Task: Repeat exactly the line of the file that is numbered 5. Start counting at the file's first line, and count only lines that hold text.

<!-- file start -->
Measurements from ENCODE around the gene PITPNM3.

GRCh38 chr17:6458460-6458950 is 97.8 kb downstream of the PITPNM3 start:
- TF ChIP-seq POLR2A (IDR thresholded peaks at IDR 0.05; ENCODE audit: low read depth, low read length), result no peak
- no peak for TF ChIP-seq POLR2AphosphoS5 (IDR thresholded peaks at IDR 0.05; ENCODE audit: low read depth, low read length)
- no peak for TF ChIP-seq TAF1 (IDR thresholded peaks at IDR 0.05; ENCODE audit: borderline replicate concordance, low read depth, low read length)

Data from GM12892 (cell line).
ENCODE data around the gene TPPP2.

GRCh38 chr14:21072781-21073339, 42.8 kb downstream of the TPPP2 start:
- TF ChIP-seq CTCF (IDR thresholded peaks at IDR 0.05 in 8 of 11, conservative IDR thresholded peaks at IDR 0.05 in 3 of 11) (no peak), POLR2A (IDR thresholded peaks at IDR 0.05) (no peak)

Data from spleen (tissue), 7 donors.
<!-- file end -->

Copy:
- no peak for TF ChIP-seq TAF1 (IDR thresholded peaks at IDR 0.05; ENCODE audit: borderline replicate concordance, low read depth, low read length)